Miami commuter rail Tri-Rail shuttle bus 1998-2012
Dallas-Fort Worth commuter rail Trinity Railway Express shuttle bus 2000-
New York JFK heavy rail / commuter rail New York Subway / Long Island Railroad 2 stations with people mover connection 2003- replaced shuttle bus
Newark commuter rail / intercity rail New Jersey Transit / Amtrak station with people mover connection 2001-
Portland light rail MAX station in terminal 2001-
Anchorage intercity rail Alaska Railroad station connected to terminal with pedestrian tunnel 2003- used for chartered cruise ship train only
San Francisco heavy rail BART station in one terminal; people mover to others 2003-
San Francisco commuter rail Caltrain BART shuttle to ariport 2003-2008 airport connection now requires double transfer
Minneapolis – St. Paul light rail station at each terminal 2004-
Milwaukee intercity rail Amtrak shuttle bus 2005-
Oakland intercity rail Amtrak shuttle 2005-2014 uses same shuttle bus as BART connection
Phoenix light rail Valley Metro shuttle bus 2008-2013
Seattle light rail Link station connected with covered walkway 2009-
Providence commuter rail / intercity rail MBTA/Amtrak station connected with covered walkway 2010- Amtrak trains will pass through station without stopping
Dallas Love Field light rail DART shuttle bus 2010- station in terminal was studied but rejected due to cost
Miami commuter rail, heavy rail Tri-Rail, Metrorail people mover 2012- replaced shuttle bus
Phoenix light rail Valley Metro people mover 2013-
Dallas-Fort Worth light rail DART people mover 2014-
Oakland heavy rail / intercity rail BART, Amtrak people mover 2014- will replace shuttle bus
Denver commuter rail RTD station in terminal 2016-

The little line that could *

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Houston’s Main Street Line opened 5 years today to a strange mix of high and low expectations. On one hand, it was the long-overdue product of nearly 25 years of planning since METRO was created, with an explicit voter mandate to build rail, in 1979. In a way that the HOV lanes never did, it represented improved transit in a city that had long been demanding it. On the other hand, it was a modest beginning: only 7.5 miles and 16 stations, designed to fit a $300 million price tag that Lee Brown considered politically acceptable. It was widely considered to be too little, too late: a line going nowhere.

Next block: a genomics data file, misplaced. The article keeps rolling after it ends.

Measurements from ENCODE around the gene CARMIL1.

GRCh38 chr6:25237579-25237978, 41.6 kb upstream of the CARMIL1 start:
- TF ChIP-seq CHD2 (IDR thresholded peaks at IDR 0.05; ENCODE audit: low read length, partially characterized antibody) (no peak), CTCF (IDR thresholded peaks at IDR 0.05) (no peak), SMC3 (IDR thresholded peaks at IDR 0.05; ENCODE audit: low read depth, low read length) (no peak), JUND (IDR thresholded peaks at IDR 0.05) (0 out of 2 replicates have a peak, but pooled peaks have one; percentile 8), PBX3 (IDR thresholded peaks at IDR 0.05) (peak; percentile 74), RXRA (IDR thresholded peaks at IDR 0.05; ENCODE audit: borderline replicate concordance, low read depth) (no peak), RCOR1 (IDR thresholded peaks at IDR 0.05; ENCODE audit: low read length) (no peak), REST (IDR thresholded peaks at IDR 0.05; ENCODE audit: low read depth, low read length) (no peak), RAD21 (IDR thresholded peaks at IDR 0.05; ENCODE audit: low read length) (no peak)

Today, by every measure, the Main Street Line is a huge success:

  • It carries 40,000 people on an average weekday. That’s remarkable for a line so short; it’s more than the 12-mile line in Minneapolis, the 25-mile system in Pittsburgh, 27-mile system in northern New Jersey, the 30-mile system in Baltimore, or the 42-mile system in San Jose. Only one other light rail system in the United States carries more passengers per mile, and that’s Boston’s, which had a 100-year head start. Dallas carries less than twice as many passengers on seven times as much track built for $2 billion.
  • It’s turned out to serve a lot of trips very well. About half of rail riders have a one-seat ride, compared to only 34% of Houston bus riders.
  • It has attracted new riders to transit. Half of riders have a car available; 40% didn’t ride transit before the line opened. It even seems to have attracted people to connecting bus routes: 12% of Houston bus riders weren’t riding before rail opened.
  • It’s made service faster, more reliable, and more frequent for many existing transit riders.
  • It has proven (again) that Houstonians will walk. 2/3 of light rail trips start on foot.
  • It has attracted a wide range of riders going to a wide range of destinations. Unlike the Park-and-Ride buses, which are full during rush hour but idle during the day, the light rail line is carry lots of people all day, every day. Average weekend ridership is around 15,000, more than any Houston bus route carries on a weekday. Only about half of trips are home-to-work. I’ve found myself on standing room only trains on every day of the week and nearly any time of day.
  • It’s reduced the number of accidents on Main Street. Yes, that’s true: there were more car wrecks on Main before rail was built than there are now.
  • It has supported extensive development along the line: new highrises Downtown, new hospitals in the Medical Center, and new apartments in the Museum District: at least 50 significant projects.

Perhaps the most remarkable part of this story is that Houston is now considered a model for effective, cost-efficient transit. Along with Dallas and Denver, it’s proven that light rail isn’t effective only on the East and West Coasts. Now we have light rail in operation in Phoenix, Minneapolis, and Charlotte, and under construction in Norfolk. Houston has also created helped create a new model for light rail. Older systems were generally suburban-oriented, using freeways or abandoned rail lines. Since planning started in Houston, though, we’ve seen a series of new lines running down streets in the urban core: the starter line in Phoenix, the University Line in Salt Lake City, the Central Corridor in Minneapolis, and the Third Street Line in San Francisco.